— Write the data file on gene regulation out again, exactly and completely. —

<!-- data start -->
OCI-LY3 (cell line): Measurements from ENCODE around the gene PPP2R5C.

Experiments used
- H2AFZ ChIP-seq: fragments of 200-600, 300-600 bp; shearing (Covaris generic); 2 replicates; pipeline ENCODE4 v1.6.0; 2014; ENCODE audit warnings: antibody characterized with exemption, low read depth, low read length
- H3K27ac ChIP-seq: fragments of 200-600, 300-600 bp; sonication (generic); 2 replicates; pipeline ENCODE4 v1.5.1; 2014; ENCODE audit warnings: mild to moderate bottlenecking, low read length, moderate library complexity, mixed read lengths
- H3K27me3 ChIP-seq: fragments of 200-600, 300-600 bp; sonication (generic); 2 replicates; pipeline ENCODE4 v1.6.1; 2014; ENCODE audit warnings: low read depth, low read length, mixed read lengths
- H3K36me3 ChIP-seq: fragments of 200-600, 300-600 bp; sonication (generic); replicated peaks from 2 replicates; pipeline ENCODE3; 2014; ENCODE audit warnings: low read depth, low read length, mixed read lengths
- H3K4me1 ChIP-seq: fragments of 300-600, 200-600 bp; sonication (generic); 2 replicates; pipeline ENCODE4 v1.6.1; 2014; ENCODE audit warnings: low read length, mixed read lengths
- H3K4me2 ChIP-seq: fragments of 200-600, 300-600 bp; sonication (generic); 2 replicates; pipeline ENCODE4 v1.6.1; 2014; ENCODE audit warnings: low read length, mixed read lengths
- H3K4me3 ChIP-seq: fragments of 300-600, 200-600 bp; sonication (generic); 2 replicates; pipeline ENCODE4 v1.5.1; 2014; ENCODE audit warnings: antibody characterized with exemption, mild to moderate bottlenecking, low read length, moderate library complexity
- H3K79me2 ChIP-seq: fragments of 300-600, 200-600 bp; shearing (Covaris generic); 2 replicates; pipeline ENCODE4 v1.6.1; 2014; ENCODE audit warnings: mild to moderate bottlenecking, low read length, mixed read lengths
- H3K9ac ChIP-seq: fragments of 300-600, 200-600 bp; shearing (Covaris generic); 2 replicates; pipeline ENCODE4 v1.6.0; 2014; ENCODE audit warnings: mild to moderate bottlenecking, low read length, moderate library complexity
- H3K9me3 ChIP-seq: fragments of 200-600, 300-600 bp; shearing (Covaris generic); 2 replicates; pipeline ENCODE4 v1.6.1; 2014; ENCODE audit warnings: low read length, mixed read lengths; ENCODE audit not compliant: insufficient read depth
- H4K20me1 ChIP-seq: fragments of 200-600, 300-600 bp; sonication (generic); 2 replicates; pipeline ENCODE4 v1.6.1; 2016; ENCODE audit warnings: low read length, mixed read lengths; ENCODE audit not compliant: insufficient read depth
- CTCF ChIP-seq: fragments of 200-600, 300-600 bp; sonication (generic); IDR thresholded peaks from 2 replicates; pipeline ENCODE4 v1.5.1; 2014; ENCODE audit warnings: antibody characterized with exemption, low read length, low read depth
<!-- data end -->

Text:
OCI-LY3 (cell line): Measurements from ENCODE around the gene PPP2R5C.

Experiments used
- H2AFZ ChIP-seq: fragments of 200-600, 300-600 bp; shearing (Covaris generic); 2 replicates; pipeline ENCODE4 v1.6.0; 2014; ENCODE audit warnings: antibody characterized with exemption, low read depth, low read length
- H3K27ac ChIP-seq: fragments of 200-600, 300-600 bp; sonication (generic); 2 replicates; pipeline ENCODE4 v1.5.1; 2014; ENCODE audit warnings: mild to moderate bottlenecking, low read length, moderate library complexity, mixed read lengths
- H3K27me3 ChIP-seq: fragments of 200-600, 300-600 bp; sonication (generic); 2 replicates; pipeline ENCODE4 v1.6.1; 2014; ENCODE audit warnings: low read depth, low read length, mixed read lengths
- H3K36me3 ChIP-seq: fragments of 200-600, 300-600 bp; sonication (generic); replicated peaks from 2 replicates; pipeline ENCODE3; 2014; ENCODE audit warnings: low read depth, low read length, mixed read lengths
- H3K4me1 ChIP-seq: fragments of 300-600, 200-600 bp; sonication (generic); 2 replicates; pipeline ENCODE4 v1.6.1; 2014; ENCODE audit warnings: low read length, mixed read lengths
- H3K4me2 ChIP-seq: fragments of 200-600, 300-600 bp; sonication (generic); 2 replicates; pipeline ENCODE4 v1.6.1; 2014; ENCODE audit warnings: low read length, mixed read lengths
- H3K4me3 ChIP-seq: fragments of 300-600, 200-600 bp; sonication (generic); 2 replicates; pipeline ENCODE4 v1.5.1; 2014; ENCODE audit warnings: antibody characterized with exemption, mild to moderate bottlenecking, low read length, moderate library complexity
- H3K79me2 ChIP-seq: fragments of 300-600, 200-600 bp; shearing (Covaris generic); 2 replicates; pipeline ENCODE4 v1.6.1; 2014; ENCODE audit warnings: mild to moderate bottlenecking, low read length, mixed read lengths
- H3K9ac ChIP-seq: fragments of 300-600, 200-600 bp; shearing (Covaris generic); 2 replicates; pipeline ENCODE4 v1.6.0; 2014; ENCODE audit warnings: mild to moderate bottlenecking, low read length, moderate library complexity
- H3K9me3 ChIP-seq: fragments of 200-600, 300-600 bp; shearing (Covaris generic); 2 replicates; pipeline ENCODE4 v1.6.1; 2014; ENCODE audit warnings: low read length, mixed read lengths; ENCODE audit not compliant: insufficient read depth
- H4K20me1 ChIP-seq: fragments of 200-600, 300-600 bp; sonication (generic); 2 replicates; pipeline ENCODE4 v1.6.1; 2016; ENCODE audit warnings: low read length, mixed read lengths; ENCODE audit not compliant: insufficient read depth
- CTCF ChIP-seq: fragments of 200-600, 300-600 bp; sonication (generic); IDR thresholded peaks from 2 replicates; pipeline ENCODE4 v1.5.1; 2014; ENCODE audit warnings: antibody characterized with exemption, low read length, low read depth